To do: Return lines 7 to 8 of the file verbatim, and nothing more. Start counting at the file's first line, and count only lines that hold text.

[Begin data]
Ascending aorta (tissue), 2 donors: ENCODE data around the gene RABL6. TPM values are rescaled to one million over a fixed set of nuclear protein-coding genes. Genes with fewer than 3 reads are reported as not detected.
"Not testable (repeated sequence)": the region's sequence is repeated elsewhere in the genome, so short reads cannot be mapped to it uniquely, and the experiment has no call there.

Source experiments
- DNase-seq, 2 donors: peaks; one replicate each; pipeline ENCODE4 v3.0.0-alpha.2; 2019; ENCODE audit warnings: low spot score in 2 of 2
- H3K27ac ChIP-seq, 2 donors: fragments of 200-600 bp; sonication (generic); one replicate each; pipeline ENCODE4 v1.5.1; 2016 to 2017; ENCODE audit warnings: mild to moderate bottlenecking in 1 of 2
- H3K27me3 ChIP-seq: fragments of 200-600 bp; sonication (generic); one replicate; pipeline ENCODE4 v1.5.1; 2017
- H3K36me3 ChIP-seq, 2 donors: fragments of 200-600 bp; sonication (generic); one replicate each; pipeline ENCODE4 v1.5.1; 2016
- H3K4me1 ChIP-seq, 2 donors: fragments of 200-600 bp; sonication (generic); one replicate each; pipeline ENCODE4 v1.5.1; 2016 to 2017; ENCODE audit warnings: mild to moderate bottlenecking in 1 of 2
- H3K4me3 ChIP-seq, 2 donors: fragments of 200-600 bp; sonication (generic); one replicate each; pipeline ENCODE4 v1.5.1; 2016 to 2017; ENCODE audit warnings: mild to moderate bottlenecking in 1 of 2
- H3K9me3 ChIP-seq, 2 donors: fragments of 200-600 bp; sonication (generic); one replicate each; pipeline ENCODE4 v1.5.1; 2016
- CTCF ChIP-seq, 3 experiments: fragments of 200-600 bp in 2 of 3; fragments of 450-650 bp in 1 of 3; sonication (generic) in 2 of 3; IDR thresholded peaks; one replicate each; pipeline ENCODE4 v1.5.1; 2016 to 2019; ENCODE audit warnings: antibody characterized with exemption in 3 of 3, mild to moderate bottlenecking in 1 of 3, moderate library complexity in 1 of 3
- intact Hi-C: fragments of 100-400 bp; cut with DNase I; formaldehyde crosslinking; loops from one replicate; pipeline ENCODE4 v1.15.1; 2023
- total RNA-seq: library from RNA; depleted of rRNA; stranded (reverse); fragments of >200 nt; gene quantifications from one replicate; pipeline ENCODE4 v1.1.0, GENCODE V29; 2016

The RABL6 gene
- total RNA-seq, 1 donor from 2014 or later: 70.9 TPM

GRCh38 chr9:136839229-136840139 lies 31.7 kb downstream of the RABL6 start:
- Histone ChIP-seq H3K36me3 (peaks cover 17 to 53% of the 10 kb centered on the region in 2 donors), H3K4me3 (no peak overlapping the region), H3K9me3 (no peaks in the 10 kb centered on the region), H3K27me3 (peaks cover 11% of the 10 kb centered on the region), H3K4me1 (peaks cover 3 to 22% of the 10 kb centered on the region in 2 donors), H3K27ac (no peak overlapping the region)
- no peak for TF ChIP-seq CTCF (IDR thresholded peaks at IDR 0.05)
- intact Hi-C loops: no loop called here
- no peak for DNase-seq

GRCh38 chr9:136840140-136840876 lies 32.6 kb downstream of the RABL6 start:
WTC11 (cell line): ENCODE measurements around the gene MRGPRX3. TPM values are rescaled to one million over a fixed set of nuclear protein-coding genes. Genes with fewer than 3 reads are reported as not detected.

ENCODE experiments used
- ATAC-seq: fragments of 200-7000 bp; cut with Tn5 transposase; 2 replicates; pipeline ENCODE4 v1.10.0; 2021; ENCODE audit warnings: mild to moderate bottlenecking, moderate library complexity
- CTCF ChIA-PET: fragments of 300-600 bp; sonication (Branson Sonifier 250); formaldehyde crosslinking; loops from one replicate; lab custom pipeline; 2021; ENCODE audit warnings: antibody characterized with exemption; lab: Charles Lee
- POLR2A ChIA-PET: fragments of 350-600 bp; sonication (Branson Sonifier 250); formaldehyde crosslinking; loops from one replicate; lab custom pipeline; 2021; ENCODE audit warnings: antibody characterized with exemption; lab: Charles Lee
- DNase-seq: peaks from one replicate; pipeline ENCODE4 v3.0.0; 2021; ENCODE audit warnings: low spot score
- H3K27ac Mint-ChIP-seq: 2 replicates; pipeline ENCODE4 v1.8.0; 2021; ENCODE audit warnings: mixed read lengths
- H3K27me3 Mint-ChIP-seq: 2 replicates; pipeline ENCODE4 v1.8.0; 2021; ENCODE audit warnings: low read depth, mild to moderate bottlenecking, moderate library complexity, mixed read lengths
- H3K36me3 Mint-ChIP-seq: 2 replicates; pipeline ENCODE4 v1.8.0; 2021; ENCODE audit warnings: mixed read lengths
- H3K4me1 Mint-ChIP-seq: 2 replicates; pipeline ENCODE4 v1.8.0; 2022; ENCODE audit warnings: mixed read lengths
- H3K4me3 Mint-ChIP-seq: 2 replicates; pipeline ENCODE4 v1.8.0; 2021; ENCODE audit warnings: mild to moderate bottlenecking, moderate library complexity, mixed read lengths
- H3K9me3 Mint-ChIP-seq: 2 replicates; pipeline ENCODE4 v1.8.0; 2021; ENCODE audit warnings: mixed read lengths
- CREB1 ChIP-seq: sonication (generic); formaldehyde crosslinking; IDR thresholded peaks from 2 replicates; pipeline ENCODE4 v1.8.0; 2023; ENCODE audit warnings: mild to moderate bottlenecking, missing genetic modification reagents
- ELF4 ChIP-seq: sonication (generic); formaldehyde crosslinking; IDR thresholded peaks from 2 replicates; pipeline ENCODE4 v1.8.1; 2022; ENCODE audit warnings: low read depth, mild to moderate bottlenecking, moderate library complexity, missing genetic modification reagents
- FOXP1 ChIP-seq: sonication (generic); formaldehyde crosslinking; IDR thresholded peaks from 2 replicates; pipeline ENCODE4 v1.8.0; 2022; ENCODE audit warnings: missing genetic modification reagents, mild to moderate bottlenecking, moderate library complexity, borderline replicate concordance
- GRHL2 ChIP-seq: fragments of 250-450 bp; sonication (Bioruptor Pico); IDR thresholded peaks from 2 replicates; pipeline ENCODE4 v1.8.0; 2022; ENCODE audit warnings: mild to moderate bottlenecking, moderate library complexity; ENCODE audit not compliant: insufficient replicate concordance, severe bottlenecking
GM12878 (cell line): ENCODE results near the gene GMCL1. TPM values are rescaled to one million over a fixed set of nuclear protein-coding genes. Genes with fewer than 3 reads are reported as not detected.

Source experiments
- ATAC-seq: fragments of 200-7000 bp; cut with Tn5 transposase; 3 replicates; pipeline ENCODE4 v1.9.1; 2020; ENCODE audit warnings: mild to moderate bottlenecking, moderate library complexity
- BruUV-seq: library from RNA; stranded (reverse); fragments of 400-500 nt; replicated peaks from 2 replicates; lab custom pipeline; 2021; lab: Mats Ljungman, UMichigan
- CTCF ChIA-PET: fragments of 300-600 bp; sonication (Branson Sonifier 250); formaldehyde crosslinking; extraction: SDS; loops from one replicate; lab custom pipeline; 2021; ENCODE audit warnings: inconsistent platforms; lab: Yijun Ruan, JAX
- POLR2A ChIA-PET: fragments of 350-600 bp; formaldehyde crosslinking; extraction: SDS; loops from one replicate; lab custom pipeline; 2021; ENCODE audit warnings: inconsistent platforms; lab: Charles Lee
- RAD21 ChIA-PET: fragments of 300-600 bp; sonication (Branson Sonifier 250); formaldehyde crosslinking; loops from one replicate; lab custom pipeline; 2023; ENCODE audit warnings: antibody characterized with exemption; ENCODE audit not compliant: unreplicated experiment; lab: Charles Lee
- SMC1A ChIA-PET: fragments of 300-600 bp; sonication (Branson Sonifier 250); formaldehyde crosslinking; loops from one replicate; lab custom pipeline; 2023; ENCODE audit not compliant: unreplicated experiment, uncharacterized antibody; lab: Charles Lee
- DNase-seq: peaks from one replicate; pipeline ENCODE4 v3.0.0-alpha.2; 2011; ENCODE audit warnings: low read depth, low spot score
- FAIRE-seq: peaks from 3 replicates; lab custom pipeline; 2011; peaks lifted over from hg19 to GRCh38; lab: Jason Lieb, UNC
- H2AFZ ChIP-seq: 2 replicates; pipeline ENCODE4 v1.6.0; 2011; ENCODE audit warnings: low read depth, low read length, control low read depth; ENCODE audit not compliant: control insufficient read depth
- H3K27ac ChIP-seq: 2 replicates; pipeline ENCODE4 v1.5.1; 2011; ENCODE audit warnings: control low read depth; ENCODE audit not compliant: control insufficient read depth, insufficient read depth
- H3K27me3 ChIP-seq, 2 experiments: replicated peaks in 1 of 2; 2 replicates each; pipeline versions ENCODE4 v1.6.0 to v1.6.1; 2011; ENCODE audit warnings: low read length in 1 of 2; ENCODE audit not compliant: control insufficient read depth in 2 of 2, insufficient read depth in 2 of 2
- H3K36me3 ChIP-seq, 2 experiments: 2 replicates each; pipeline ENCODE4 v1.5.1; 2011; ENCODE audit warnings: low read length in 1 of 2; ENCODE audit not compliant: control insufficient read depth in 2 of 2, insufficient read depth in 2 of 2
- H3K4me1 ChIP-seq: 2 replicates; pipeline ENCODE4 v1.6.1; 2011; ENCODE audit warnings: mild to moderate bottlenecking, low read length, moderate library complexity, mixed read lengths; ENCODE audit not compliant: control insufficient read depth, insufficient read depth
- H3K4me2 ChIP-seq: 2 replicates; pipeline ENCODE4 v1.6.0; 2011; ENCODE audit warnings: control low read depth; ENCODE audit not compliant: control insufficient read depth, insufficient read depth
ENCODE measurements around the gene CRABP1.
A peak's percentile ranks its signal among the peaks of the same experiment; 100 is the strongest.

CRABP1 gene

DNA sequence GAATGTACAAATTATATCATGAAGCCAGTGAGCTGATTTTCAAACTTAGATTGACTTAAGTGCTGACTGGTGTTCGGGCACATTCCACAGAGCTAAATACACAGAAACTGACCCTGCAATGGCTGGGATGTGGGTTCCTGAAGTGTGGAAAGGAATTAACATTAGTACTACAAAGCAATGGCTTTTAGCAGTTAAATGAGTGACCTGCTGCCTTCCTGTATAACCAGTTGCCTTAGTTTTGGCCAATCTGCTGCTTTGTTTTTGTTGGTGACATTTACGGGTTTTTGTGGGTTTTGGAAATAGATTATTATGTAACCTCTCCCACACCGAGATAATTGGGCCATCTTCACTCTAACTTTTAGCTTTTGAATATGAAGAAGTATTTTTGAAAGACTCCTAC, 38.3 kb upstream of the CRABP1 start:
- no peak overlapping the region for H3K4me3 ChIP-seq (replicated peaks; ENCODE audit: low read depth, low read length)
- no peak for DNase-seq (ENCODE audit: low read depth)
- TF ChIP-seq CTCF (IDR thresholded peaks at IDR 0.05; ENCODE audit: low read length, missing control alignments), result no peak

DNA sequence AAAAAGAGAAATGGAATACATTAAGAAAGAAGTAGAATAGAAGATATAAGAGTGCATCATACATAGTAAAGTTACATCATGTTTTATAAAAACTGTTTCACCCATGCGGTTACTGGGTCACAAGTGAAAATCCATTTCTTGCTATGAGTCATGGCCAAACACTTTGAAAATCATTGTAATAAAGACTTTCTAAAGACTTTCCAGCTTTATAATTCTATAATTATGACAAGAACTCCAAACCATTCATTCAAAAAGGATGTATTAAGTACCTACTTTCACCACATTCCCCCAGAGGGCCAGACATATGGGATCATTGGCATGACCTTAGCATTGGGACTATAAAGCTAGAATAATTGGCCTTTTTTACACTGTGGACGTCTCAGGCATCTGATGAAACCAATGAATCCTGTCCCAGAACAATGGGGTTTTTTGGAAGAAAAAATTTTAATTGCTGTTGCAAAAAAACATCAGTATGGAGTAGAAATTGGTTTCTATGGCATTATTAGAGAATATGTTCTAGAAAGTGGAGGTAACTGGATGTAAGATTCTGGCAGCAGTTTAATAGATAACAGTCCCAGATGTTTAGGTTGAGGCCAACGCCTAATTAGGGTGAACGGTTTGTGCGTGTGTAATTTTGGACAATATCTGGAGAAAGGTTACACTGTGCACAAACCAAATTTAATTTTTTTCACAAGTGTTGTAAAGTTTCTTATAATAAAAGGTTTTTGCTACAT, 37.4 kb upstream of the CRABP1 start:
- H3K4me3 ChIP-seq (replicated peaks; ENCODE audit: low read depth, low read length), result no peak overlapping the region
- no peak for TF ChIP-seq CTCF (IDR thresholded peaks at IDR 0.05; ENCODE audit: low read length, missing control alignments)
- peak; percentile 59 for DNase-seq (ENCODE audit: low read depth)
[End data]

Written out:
- H3K36me3 ChIP-seq, 2 donors: fragments of 200-600 bp; sonication (generic); one replicate each; pipeline ENCODE4 v1.5.1; 2016
- H3K4me1 ChIP-seq, 2 donors: fragments of 200-600 bp; sonication (generic); one replicate each; pipeline ENCODE4 v1.5.1; 2016 to 2017; ENCODE audit warnings: mild to moderate bottlenecking in 1 of 2